Bright idea

The 2016 Southern Living Idea House's kitchen, doused in a rich shade of dark green, draws natural elements inside with neutral-colored woven shades, countertops and stools.

The 2016 Southern Living Idea House’s kitchen, doused in a rich shade of dark green, draws natural elements inside with neutral-colored woven shades, countertops and stools.

2016 Southern Living Idea House opens in Mt Laurel

Story by Emily Sparacino

Photographs by Laurey Glenn

A new home in Mt Laurel has garnered much attention since its completion in May.

Situated on a corner lot off one of the town’s tree-lined streets, the 2016 Southern Living Idea House has attracted visitors, from near and far, eager for an inside look at the neighborhood’s latest addition and conversation piece.

Southern Living editors chose Mt Laurel as the location for this year’s Idea House, which coincides with the 50th anniversary of the Birmingham-based magazine.

Following the announcement in January, a team including nationally renowned architect Bill Ingram, Bryan Phillips with Mt Laurel’s Town Builders Inc., Mt Laurel resident and landscape architect David Brush and five Southern Living-approved designers set to work on the project.

“For the town of Mt Laurel to be hand-picked to host the 50th Anniversary Southern Living Idea House is quite an honor,” Vice President of Sales and Marketing Ray Jackson wrote in a press release. “Our community embodies all that Southern Living stands for by embracing a natural environment with a walkable town center, broad sidewalks, front porch friendliness, multiple parks and green spaces, and leaving all the beautiful trees throughout the neighborhood.”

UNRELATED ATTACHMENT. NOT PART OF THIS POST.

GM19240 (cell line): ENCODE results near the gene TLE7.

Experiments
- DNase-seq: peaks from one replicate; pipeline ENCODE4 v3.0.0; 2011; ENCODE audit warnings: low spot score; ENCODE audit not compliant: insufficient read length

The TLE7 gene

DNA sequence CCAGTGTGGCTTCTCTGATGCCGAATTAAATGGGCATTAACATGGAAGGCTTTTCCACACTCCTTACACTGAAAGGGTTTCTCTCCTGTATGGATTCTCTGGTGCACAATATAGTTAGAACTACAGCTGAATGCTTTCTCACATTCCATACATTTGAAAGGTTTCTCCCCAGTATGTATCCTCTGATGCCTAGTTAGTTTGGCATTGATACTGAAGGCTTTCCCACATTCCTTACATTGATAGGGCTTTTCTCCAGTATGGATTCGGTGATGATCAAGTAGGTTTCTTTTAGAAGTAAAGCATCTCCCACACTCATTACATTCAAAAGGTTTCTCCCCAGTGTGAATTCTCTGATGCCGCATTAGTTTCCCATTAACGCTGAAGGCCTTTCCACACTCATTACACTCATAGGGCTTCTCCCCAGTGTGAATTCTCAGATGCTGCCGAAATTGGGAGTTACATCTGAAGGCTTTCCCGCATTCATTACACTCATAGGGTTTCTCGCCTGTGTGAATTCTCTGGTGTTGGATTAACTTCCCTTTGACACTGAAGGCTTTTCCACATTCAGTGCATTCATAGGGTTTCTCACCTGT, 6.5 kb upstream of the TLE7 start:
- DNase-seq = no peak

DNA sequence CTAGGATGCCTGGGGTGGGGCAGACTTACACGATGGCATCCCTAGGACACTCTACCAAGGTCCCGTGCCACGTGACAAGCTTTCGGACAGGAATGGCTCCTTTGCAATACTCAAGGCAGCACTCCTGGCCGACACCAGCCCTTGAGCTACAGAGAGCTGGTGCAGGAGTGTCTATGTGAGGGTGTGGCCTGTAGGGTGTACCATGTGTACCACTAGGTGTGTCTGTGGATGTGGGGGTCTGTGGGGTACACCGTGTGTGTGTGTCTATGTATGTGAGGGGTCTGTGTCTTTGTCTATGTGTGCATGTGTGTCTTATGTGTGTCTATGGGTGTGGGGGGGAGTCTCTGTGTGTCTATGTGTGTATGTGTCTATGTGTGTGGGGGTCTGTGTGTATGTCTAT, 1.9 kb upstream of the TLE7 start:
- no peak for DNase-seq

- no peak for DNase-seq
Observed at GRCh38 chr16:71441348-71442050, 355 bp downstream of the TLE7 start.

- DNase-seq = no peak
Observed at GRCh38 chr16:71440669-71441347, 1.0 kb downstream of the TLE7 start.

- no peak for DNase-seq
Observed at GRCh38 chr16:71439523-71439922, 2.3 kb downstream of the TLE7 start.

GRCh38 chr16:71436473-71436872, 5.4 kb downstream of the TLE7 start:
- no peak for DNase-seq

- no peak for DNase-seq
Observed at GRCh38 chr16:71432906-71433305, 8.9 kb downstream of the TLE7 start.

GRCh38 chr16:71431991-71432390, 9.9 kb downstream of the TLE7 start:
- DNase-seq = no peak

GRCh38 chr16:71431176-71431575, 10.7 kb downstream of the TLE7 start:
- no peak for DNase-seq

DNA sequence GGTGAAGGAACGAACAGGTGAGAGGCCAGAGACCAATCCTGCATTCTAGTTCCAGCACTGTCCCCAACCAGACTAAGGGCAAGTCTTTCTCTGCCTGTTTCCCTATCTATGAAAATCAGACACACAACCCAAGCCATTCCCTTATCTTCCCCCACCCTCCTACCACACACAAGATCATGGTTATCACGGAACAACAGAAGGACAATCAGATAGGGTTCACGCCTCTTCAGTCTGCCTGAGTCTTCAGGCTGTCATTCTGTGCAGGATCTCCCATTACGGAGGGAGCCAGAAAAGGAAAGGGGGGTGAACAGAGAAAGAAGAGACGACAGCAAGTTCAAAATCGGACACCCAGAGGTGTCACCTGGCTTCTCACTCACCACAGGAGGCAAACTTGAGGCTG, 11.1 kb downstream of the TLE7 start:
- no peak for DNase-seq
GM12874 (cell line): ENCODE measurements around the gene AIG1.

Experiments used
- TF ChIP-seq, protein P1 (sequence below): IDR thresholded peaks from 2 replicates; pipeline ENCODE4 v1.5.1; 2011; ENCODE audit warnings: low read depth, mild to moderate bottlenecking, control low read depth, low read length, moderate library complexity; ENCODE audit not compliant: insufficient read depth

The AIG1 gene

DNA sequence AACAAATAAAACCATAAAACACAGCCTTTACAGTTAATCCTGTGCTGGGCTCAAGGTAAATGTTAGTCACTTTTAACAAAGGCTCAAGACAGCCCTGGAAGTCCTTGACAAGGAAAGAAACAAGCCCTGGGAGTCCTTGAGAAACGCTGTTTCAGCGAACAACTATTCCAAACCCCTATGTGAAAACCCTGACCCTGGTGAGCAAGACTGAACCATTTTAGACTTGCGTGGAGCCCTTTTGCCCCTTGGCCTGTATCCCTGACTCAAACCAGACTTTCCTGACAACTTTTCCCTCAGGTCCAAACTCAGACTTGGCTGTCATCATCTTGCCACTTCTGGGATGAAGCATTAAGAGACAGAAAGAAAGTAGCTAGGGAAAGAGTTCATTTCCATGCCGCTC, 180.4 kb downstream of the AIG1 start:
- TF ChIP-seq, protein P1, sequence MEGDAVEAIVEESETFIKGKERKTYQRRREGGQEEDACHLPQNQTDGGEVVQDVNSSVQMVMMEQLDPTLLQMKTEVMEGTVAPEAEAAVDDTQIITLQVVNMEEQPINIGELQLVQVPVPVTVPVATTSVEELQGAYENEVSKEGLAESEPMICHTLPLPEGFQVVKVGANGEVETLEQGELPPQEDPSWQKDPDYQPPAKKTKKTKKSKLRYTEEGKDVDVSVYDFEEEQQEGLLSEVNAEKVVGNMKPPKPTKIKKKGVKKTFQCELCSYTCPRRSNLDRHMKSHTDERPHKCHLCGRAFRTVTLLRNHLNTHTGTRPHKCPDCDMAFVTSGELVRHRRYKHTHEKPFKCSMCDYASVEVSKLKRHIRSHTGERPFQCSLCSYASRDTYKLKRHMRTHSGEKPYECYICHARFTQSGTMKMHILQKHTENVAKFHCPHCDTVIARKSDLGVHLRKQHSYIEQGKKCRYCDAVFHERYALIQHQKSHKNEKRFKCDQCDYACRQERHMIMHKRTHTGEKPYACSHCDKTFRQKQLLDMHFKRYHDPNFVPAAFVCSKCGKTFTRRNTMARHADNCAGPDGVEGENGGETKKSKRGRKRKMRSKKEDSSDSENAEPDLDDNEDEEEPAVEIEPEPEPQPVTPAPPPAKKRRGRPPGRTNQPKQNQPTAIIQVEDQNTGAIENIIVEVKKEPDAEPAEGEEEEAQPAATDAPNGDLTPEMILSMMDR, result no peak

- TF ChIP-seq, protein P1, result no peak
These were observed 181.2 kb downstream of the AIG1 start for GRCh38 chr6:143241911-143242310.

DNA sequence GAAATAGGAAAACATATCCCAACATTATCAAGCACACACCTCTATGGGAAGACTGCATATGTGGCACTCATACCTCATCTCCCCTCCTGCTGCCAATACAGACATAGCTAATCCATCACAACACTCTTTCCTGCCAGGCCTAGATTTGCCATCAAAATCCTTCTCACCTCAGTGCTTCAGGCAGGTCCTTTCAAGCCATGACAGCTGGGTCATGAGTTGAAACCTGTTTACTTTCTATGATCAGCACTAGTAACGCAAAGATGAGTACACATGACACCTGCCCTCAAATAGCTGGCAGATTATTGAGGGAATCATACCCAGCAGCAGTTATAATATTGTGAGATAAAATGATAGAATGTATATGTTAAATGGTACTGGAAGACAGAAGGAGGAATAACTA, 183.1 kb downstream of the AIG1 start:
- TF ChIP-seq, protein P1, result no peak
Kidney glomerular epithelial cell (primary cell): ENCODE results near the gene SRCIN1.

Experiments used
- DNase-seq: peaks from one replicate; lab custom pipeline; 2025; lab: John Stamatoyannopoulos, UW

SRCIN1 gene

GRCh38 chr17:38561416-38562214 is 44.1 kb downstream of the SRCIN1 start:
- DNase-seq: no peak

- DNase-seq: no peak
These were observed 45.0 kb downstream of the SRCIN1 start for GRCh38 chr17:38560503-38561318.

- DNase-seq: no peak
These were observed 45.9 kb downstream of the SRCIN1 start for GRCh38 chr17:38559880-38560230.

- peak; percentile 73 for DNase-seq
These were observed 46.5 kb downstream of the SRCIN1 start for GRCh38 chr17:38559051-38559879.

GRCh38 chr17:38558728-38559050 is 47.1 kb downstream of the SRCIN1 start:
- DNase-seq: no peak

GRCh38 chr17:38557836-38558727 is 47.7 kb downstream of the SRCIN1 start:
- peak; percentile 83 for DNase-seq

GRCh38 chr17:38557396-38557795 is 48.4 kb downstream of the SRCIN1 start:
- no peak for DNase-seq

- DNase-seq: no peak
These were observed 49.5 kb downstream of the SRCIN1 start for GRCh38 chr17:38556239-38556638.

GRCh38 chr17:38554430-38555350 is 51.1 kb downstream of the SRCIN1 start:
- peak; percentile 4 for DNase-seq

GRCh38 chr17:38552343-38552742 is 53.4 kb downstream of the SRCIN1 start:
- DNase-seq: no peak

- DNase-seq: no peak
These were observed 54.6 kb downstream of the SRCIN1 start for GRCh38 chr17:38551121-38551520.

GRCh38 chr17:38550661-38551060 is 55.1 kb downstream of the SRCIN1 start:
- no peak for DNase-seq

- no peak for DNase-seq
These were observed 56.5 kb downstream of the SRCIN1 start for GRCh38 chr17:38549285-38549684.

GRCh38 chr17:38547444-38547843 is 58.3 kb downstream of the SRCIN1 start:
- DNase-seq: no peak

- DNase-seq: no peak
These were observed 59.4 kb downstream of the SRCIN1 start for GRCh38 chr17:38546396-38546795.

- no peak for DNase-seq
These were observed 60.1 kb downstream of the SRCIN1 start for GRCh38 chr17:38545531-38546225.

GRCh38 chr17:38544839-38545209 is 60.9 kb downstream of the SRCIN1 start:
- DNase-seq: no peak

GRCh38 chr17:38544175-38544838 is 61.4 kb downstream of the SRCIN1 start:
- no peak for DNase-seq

The community expected the home’s opening to attract people from Birmingham and across the Southeast, Jackson wrote, estimating more than 20,000 guests will have seen the home by the end of the six-month period it is open for public tours.

“We have had a lot of people out to see it, locals and out-of-state,” Mt Laurel Marketing and Community Relations Manager Julianna Vance said in an Aug. 1 interview. “It’s been fun to see everybody’s reaction to it.”

Ingram designed the 4,130-square-foot home with attention to its place in the community and Southern Living aesthetic.

“We like for a house to look like it belongs there, like it hasn’t been plopped down without attention to its locale,” Ingram wrote in a blog post on Mtlaurel.com. “We create new homes that look old that are rooted in the history of the place. This is especially important in Mt Laurel. The home is located on a woodsy property, so we used bark-colored siding and a gray roof to fit with the natural aesthetic of Mt Laurel.”

The five selected designers – Mark D. Sikes, Margaret Kirkland, Lauren Liess, Amy Berry and Ashley Gilbreath – were assigned rooms in the home to fill with designs highlighting different decades in the magazine’s history, with modern twists.

“The designers took cues from the neighborhood and how we use nature,” Vance said. “It’s kind of the idyllic Southern Living community.”

The 10-foot-wide wraparound front porch is one of the first elements visitors notice as they approach the house, and an element many other homes in Mt Laurel have in common.